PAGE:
Despite its "refresher" status, completing the course provided me with the same sense of accomplishment as reading a long book can. After the final examination, as I basked in my moment of glory, I began to think about how it must feel for the newly indoctrinated. This world of big-data marketing analytics is large and ever-expanding, complex but exhilarating at the same time.
And despite the limitless potential for innovation through data, what does this exhilarating world look like through the eyes of a newbie? I have to imagine for most it looks like one dominated by Google, or at least one where innovation is occurring on top of a Google Analytics foundation.
But where's everyone else? What happened to the rest of the Web analytics industry?
When I first began my career in search and digital marketing nearly a decade ago, the focus of "big-data analytics" (which wasn't a buzzphrase then) was Web analytics. And what a cluttered mess the landscape was then. Web log file-based solutions were preferred, and vendors like ClickTracks (greatest web analytics tool ever -- RIP, my friend), Urchin, and Webtrends were leading the way. Those early platforms had a tough road before them: Log file analyzers had previously been deployed on-premise to assess web server "hits," and were typically the domain of the IT department. Promoting a marketing-first mindset couldn't have been easy.
I can still recall the excitement I felt when I realized Google had made the announcement that it was giving away access to its analytics tool (renamed by then "Google Analytics") free of charge. I immediately signed up several client websites, though not all of them were happy with the news. One of my clients at that time actually sold a hosted Web analytics application. Following Google's move to a free model, I received an email requesting that we pull back on our AdWords spend noting, "Google is going to eat everyone's lunch."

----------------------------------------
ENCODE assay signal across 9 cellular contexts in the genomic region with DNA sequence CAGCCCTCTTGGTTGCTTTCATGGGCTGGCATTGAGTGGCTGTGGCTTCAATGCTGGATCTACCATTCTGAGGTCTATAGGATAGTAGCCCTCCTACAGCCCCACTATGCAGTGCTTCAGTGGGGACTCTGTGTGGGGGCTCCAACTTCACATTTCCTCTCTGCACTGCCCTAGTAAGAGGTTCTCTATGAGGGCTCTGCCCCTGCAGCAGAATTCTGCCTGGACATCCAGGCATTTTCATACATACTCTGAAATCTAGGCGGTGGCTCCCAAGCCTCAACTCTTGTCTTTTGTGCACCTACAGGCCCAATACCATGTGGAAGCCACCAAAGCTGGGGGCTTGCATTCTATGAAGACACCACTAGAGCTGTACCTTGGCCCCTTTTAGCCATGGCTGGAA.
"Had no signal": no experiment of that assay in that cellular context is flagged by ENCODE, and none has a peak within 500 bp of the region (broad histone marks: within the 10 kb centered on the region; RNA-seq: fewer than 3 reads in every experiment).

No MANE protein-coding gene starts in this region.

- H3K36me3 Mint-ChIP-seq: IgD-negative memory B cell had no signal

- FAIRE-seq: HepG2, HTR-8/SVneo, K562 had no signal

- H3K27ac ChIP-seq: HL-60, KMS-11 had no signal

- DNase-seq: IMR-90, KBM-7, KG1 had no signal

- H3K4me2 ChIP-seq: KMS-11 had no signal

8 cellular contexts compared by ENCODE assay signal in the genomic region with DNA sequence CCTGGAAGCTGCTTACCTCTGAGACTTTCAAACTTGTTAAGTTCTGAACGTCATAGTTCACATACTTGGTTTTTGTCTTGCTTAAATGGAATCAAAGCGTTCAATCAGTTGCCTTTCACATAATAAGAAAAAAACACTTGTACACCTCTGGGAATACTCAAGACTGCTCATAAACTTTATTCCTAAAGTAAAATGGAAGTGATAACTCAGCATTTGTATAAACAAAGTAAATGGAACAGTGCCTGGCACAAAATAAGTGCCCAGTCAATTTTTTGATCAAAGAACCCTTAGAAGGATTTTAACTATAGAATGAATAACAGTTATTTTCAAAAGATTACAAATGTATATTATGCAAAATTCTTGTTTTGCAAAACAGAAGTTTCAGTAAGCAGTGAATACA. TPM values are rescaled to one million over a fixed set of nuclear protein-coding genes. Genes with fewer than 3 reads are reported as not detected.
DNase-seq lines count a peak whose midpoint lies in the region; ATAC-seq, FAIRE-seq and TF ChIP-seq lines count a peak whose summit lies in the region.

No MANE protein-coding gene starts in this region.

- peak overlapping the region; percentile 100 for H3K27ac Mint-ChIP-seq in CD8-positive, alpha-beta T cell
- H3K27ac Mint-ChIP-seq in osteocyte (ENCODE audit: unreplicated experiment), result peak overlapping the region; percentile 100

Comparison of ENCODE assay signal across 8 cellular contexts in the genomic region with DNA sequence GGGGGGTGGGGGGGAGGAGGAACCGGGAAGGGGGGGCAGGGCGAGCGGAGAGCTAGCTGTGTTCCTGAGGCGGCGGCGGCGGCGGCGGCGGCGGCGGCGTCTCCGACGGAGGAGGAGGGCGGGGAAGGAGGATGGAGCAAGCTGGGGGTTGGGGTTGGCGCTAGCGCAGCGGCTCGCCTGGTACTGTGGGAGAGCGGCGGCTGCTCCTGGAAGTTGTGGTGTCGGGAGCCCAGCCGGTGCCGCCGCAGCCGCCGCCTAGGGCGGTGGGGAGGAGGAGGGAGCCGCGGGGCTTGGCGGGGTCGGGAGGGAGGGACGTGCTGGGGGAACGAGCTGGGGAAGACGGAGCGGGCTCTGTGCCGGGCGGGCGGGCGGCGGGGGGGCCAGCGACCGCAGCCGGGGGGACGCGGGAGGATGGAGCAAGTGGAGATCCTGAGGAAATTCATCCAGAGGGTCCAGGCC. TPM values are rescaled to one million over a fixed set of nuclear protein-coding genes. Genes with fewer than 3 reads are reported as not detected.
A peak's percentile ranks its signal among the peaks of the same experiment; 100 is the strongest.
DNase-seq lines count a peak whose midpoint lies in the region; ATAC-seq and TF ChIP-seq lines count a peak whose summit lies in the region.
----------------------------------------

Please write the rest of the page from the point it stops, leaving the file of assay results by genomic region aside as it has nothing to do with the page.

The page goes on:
Fortunately that scenario didn't entirely materialize. True, the old guard of Web analytics have either been shuttered or acquired and incorporated into broader, more diversified platforms. But innovation has continued to push the industry along. That's an outcome I hoped we would see, when I lamented the loss of the Urchin log file analytics technology in a previous column. Analytics vendors seemed to have taken the approach that if you can't beat Google, diversify and innovate around it.
Which leads to the world of analytics that the newly anointed are stepping into today. It's one defined by new terminology: first- and third-party data, demand-side platforms (DSPs), and data-management platforms (DMPs). It's an environment that's obsessed with optimizing the entire customer experience, by applying technologies and techniques that my friend Rand Schulman calls "convergence analytics." It's about understanding customers down to the individual and even emotional level (social sentiment), engaging and nurturing them toward a purchase decision (marketing automation), all at scale. It's the driving force behind the rise of the real-time bidding (RTB) display ad exchanges; even the rebranding of the Web Analytics Association to the Digital Analytics Association.
These are indeed exciting times for anyone tasked with data-driven marketing. To those of you who are just joining us, welcome to the party.